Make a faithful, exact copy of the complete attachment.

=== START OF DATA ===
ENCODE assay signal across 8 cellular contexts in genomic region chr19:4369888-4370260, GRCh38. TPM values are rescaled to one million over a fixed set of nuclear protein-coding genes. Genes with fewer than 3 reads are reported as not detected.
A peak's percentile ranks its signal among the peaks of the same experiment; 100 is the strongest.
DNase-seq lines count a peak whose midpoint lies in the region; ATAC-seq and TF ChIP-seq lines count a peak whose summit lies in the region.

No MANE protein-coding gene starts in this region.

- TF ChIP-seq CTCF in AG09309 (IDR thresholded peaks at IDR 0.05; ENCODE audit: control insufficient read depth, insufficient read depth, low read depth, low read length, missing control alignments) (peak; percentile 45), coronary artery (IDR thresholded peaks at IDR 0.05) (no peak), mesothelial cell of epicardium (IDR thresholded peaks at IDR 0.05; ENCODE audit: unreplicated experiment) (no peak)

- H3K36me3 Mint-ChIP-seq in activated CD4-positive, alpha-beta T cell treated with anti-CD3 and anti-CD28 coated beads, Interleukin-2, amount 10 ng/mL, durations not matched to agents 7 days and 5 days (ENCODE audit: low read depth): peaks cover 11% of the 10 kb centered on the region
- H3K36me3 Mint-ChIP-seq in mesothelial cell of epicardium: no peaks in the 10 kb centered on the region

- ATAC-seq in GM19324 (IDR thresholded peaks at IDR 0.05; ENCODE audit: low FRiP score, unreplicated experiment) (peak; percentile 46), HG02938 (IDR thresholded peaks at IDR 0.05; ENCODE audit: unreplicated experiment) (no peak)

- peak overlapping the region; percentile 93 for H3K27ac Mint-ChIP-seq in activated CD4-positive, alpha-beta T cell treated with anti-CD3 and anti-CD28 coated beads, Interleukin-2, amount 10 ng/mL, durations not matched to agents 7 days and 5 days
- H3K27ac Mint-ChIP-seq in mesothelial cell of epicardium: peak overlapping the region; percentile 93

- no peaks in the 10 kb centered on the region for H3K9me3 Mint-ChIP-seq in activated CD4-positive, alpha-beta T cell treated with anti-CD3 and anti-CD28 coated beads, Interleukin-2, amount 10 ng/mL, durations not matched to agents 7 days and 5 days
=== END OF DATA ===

ENCODE assay signal across 8 cellular contexts in genomic region chr19:4369888-4370260, GRCh38. TPM values are rescaled to one million over a fixed set of nuclear protein-coding genes. Genes with fewer than 3 reads are reported as not detected.
A peak's percentile ranks its signal among the peaks of the same experiment; 100 is the strongest.
DNase-seq lines count a peak whose midpoint lies in the region; ATAC-seq and TF ChIP-seq lines count a peak whose summit lies in the region.

No MANE protein-coding gene starts in this region.

- TF ChIP-seq CTCF in AG09309 (IDR thresholded peaks at IDR 0.05; ENCODE audit: control insufficient read depth, insufficient read depth, low read depth, low read length, missing control alignments) (peak; percentile 45), coronary artery (IDR thresholded peaks at IDR 0.05) (no peak), mesothelial cell of epicardium (IDR thresholded peaks at IDR 0.05; ENCODE audit: unreplicated experiment) (no peak)

- H3K36me3 Mint-ChIP-seq in activated CD4-positive, alpha-beta T cell treated with anti-CD3 and anti-CD28 coated beads, Interleukin-2, amount 10 ng/mL, durations not matched to agents 7 days and 5 days (ENCODE audit: low read depth): peaks cover 11% of the 10 kb centered on the region
- H3K36me3 Mint-ChIP-seq in mesothelial cell of epicardium: no peaks in the 10 kb centered on the region

- ATAC-seq in GM19324 (IDR thresholded peaks at IDR 0.05; ENCODE audit: low FRiP score, unreplicated experiment) (peak; percentile 46), HG02938 (IDR thresholded peaks at IDR 0.05; ENCODE audit: unreplicated experiment) (no peak)

- peak overlapping the region; percentile 93 for H3K27ac Mint-ChIP-seq in activated CD4-positive, alpha-beta T cell treated with anti-CD3 and anti-CD28 coated beads, Interleukin-2, amount 10 ng/mL, durations not matched to agents 7 days and 5 days
- H3K27ac Mint-ChIP-seq in mesothelial cell of epicardium: peak overlapping the region; percentile 93

- no peaks in the 10 kb centered on the region for H3K9me3 Mint-ChIP-seq in activated CD4-positive, alpha-beta T cell treated with anti-CD3 and anti-CD28 coated beads, Interleukin-2, amount 10 ng/mL, durations not matched to agents 7 days and 5 days